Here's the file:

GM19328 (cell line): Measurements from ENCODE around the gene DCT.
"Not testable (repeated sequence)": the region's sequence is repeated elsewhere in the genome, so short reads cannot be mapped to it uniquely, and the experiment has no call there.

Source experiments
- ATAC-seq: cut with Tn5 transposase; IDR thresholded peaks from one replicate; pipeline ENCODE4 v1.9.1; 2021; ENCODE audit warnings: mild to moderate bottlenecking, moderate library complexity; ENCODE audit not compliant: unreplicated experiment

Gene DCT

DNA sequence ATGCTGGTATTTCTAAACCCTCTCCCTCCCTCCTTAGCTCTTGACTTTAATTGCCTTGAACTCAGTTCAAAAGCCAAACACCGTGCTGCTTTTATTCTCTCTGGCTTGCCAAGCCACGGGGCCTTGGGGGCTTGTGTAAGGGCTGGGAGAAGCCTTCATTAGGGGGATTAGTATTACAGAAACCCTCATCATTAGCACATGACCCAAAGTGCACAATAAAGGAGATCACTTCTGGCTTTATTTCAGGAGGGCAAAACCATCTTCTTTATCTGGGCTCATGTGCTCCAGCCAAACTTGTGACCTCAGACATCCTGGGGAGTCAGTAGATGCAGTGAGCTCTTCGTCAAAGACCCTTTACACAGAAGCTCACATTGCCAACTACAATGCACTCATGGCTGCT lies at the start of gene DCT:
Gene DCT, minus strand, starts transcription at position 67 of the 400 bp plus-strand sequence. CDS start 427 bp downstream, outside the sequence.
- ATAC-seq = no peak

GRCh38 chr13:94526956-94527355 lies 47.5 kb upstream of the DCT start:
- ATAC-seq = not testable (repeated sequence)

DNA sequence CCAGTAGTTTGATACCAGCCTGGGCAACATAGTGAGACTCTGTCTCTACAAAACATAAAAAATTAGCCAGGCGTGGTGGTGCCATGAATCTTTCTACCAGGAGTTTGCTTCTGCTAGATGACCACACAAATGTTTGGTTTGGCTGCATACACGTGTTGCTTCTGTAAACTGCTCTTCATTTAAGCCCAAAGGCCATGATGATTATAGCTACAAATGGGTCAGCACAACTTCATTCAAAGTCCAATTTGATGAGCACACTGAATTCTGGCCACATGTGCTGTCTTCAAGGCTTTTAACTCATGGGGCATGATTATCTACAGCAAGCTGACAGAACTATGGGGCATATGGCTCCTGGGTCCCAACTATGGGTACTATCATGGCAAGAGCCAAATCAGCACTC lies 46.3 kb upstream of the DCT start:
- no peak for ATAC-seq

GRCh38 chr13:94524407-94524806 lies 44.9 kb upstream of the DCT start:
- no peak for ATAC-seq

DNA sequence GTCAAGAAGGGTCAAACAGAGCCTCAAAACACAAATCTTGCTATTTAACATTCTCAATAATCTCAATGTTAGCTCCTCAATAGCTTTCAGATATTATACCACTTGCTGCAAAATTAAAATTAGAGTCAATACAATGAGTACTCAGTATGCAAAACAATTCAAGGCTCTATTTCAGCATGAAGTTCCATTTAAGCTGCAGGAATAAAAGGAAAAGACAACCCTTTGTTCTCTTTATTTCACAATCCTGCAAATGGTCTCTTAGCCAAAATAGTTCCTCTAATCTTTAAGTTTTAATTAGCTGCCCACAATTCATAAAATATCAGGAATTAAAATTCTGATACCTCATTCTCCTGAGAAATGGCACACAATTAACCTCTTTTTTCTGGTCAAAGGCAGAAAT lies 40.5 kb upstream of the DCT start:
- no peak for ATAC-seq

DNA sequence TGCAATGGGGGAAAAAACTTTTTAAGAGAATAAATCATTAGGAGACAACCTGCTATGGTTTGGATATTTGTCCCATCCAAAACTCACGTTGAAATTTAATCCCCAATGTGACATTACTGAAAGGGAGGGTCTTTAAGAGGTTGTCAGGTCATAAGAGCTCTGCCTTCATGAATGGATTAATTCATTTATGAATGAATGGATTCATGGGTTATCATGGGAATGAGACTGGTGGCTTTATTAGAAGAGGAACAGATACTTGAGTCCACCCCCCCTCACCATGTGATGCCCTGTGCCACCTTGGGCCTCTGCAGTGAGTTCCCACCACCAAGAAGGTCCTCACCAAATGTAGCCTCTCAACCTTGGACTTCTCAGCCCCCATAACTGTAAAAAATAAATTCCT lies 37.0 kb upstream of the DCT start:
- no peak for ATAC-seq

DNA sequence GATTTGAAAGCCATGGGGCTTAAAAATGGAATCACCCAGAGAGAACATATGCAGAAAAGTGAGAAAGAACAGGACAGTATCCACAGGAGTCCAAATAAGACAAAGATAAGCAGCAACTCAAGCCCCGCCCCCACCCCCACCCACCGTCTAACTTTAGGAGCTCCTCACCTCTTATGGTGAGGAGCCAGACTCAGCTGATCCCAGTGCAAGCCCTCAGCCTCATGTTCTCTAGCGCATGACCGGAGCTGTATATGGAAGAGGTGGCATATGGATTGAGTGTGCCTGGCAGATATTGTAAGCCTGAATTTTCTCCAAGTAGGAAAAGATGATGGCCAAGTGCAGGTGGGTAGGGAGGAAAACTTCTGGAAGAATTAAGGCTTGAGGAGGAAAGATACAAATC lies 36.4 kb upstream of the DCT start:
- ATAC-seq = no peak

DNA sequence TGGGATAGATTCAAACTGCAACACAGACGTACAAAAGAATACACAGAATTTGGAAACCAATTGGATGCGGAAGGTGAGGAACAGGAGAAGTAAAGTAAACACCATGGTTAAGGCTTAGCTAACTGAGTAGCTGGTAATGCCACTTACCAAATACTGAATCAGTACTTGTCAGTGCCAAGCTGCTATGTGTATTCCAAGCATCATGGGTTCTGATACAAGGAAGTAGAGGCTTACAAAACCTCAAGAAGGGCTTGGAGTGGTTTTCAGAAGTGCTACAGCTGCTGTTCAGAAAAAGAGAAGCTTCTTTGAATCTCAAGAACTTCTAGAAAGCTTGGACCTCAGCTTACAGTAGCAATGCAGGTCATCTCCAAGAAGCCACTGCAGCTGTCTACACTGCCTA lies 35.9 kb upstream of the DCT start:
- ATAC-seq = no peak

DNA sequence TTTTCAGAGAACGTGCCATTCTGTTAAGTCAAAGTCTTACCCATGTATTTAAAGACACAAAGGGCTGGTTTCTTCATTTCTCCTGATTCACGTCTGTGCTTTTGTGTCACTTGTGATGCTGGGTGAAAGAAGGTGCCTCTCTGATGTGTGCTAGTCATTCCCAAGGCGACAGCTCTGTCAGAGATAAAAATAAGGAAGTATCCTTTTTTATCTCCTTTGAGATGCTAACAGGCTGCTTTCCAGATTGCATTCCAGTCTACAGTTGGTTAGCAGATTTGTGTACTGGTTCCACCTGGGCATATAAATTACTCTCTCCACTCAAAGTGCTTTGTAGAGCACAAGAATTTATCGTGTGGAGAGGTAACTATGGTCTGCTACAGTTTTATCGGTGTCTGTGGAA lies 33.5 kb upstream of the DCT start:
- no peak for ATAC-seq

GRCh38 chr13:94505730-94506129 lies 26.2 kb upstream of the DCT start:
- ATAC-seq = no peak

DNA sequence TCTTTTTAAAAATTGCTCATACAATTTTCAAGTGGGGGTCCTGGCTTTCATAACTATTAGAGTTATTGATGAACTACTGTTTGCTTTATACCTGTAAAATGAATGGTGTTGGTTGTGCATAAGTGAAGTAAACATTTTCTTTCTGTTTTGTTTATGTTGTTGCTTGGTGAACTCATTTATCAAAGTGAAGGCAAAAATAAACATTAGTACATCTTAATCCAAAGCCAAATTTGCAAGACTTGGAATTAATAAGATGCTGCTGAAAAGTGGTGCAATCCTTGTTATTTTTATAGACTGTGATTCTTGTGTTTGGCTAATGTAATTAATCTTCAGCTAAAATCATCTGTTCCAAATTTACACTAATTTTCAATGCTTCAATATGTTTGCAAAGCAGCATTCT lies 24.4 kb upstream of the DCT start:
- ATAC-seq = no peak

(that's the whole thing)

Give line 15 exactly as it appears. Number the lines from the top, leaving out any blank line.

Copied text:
DNA sequence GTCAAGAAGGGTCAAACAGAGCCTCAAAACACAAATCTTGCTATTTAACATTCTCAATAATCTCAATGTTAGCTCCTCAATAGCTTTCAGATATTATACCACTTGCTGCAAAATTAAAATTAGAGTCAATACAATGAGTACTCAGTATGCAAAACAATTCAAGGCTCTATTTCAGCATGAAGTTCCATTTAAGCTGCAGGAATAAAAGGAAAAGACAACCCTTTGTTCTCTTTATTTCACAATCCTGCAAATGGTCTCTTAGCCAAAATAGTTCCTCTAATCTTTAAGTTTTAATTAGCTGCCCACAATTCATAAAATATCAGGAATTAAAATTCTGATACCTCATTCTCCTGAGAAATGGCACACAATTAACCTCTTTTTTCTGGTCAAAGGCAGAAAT lies 40.5 kb upstream of the DCT start: